by Rila Wall
IT is a sad reflection on society that half of all British children could have unmarried or single parents within 10 years according to Mgr Michael Connolly, secretary of the Catholic Child Welfare Council.
Responding to the results of a survey published this week by the Family Policy Studies Centre in London, Mgr Connolly said that the high level of breakdowns of marriages leaves many children experiencing an "irregular" family life.
The survey, Family Change and Future Policy by Kathleen Kieran and Malcolm Wickes, predicts that the "proportion of children experiencing conventional family life parents married at the time they are born and continuing married until they are grown up — could fall as low as 50 per cent.
Family congress, page 5 The results also suggest that by the year 2000 one in five children will have parents who will divorce by the time the children are aged 16.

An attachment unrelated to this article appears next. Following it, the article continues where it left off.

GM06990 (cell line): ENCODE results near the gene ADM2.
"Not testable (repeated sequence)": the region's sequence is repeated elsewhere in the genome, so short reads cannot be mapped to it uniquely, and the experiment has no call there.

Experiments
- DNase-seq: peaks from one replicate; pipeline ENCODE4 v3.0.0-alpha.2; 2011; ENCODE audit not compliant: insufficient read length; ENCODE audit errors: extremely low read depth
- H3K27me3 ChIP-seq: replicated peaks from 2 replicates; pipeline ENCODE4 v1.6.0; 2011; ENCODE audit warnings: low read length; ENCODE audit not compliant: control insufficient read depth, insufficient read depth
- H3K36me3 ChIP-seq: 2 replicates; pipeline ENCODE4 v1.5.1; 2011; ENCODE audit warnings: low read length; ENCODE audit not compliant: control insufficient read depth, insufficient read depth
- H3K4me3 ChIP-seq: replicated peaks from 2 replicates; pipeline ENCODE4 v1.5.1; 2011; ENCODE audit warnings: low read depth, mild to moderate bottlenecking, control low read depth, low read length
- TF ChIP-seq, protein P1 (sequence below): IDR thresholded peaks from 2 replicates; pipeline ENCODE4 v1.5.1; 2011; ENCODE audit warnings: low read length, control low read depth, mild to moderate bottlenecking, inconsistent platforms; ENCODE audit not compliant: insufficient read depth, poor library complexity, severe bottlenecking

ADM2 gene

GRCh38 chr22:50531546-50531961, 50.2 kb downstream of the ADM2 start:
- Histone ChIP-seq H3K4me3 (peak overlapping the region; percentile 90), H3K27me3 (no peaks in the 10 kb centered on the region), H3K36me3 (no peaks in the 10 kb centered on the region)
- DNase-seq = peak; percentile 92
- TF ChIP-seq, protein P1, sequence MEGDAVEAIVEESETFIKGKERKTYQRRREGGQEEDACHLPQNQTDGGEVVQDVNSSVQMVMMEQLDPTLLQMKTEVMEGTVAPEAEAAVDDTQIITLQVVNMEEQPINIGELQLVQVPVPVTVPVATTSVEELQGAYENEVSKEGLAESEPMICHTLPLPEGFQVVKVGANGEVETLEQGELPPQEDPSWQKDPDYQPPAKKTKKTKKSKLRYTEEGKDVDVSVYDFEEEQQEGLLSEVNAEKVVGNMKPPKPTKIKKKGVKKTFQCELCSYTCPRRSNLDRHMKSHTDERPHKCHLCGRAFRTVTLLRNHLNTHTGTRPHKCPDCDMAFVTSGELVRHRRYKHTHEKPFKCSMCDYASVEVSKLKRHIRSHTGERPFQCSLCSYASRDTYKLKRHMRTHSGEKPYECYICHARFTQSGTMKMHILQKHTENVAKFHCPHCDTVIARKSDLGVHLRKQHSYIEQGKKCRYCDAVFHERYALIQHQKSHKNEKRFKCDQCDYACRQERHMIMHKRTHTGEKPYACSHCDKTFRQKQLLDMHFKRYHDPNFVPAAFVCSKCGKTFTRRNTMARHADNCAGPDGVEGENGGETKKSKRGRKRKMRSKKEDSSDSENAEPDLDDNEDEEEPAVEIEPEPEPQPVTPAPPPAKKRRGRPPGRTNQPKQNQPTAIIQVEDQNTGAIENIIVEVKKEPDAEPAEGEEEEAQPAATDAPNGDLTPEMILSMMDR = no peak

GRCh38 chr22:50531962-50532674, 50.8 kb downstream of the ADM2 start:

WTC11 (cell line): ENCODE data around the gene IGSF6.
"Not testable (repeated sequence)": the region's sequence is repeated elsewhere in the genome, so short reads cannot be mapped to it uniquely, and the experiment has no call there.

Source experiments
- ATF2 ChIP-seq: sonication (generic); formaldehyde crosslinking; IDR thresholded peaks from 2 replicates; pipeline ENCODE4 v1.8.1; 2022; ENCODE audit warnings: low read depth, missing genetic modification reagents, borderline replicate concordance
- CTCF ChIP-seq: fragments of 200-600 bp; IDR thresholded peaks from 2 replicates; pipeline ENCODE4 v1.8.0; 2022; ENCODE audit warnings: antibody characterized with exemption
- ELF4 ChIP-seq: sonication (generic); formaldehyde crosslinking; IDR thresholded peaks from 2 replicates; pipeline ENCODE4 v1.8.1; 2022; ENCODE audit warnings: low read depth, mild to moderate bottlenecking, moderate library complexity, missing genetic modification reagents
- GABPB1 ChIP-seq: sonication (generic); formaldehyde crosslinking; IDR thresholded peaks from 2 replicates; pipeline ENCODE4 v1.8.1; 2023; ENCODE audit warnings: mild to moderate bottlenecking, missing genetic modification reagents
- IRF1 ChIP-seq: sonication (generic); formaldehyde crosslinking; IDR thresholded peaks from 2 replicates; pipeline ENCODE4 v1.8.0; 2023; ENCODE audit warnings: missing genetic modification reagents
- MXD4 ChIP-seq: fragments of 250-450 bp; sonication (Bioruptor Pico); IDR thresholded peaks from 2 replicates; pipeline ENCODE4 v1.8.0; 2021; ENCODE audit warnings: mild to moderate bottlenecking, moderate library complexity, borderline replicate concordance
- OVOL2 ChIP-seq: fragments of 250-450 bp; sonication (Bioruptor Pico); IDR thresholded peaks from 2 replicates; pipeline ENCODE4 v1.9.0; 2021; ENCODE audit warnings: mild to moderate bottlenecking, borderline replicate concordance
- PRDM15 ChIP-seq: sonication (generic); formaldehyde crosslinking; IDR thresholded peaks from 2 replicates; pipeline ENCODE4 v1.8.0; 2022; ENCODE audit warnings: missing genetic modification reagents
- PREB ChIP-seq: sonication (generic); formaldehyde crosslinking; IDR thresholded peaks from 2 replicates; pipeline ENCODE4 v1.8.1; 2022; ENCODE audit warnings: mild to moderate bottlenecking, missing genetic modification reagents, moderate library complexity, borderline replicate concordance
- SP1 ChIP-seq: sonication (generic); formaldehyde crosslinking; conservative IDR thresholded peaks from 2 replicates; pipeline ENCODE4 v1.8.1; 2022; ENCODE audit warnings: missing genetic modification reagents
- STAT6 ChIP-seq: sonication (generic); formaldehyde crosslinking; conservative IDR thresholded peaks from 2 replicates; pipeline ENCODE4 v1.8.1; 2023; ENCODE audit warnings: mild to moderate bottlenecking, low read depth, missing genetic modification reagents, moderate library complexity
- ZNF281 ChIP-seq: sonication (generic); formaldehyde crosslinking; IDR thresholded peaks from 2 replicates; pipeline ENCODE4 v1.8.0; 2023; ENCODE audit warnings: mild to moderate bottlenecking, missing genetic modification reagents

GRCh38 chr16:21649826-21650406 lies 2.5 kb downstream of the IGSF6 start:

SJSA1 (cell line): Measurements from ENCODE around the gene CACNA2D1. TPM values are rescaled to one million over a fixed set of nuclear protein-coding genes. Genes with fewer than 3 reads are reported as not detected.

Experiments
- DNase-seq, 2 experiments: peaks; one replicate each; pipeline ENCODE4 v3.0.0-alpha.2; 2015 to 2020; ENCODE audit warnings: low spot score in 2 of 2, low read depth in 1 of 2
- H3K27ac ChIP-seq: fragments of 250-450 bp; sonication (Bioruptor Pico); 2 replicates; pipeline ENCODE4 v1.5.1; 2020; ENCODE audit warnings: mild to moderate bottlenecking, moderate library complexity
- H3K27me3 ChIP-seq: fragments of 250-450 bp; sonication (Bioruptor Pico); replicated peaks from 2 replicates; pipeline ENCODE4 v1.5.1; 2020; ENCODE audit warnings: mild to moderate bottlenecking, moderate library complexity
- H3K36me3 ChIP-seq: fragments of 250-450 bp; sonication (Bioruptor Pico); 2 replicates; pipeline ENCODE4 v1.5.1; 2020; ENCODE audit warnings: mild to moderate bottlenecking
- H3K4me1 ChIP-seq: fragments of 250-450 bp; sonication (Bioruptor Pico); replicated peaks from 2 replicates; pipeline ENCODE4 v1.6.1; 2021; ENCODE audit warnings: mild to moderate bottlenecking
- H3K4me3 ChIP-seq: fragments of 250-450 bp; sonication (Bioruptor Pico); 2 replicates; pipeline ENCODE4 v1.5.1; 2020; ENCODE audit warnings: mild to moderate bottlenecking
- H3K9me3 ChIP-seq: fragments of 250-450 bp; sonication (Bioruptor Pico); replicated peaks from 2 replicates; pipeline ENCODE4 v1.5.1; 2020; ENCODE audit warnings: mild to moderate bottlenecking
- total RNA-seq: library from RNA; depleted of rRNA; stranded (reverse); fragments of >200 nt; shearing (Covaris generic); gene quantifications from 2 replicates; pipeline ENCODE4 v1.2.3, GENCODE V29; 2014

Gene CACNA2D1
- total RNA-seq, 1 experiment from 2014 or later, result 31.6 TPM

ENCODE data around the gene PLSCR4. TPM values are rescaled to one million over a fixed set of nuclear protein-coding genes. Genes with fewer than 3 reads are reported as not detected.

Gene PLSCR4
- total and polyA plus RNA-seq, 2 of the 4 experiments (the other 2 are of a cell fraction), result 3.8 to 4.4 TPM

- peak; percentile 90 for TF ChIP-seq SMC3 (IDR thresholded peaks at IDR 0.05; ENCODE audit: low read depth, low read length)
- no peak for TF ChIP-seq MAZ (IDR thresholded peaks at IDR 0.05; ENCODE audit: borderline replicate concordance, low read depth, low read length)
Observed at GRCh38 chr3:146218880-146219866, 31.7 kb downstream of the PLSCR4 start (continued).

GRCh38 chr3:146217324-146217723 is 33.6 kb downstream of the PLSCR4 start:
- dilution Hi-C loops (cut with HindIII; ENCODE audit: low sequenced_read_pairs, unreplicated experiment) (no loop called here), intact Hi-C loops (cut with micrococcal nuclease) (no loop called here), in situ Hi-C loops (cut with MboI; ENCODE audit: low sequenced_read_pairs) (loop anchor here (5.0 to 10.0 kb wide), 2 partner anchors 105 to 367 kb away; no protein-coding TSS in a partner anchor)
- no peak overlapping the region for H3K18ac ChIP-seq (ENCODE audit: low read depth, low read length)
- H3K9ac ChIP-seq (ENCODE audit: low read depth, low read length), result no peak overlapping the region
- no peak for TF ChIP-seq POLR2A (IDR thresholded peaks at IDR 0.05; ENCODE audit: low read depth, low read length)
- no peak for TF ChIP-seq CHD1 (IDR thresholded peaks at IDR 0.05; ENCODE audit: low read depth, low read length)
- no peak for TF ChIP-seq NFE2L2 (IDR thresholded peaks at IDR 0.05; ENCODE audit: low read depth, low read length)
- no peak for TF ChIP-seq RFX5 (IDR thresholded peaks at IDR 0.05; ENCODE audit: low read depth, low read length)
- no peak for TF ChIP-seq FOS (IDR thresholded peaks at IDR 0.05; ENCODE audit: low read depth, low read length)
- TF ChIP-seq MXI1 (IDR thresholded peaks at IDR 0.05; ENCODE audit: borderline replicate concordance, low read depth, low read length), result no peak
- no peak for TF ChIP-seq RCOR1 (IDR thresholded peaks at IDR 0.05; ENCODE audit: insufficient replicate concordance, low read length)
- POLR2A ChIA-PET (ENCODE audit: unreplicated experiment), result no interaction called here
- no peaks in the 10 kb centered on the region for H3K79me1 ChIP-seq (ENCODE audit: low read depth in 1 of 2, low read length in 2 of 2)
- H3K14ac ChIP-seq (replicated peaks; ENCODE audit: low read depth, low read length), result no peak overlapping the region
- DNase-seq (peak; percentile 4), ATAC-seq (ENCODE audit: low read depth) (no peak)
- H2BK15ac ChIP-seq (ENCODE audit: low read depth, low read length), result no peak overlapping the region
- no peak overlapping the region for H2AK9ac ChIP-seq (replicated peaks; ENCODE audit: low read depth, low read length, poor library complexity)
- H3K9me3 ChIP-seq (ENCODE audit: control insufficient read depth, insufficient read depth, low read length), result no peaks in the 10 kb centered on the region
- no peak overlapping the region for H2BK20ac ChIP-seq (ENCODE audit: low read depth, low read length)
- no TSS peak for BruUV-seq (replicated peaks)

Mgr Connolly pointed out that these results reflect the ease with which marriages break-up today. "There is not enough encouragement or emphasis on `working' at marriage. It's all too easy now to just walk away."
The Catholic bishops, he pointed out, have been increasingly concerned about the level of marriage breakup in Britain and, following a three year study on family life, have instigated working parties in all the dioceses responsible for promoting support of the family at parish level.
The report is critical of the government for failing to address the present changes in family life. "These changes" the report states, "present major challenges for policy especially in the areas of employment, social security, housing, health, education and community care".
Mgr Connolly was less hasty to condemn the government for failing to meet the needs of the family, pointing out that local authorities also bear an increasing responsibility for family support, and that "many government initiatives, including the Children's Act of 1989 are supporting the family".
However, Mgr Connolly agreed with the report's suggestions that encouraging women back to the work place is placing added strain on the family structure.
"We may start to see the disadvantages of the dual worker family as parents strive in their late twenties, thirties and early forties to combine too many roles: adequate spouse, responsible parent, career builder, breadwinner and mortgage payer," the report states.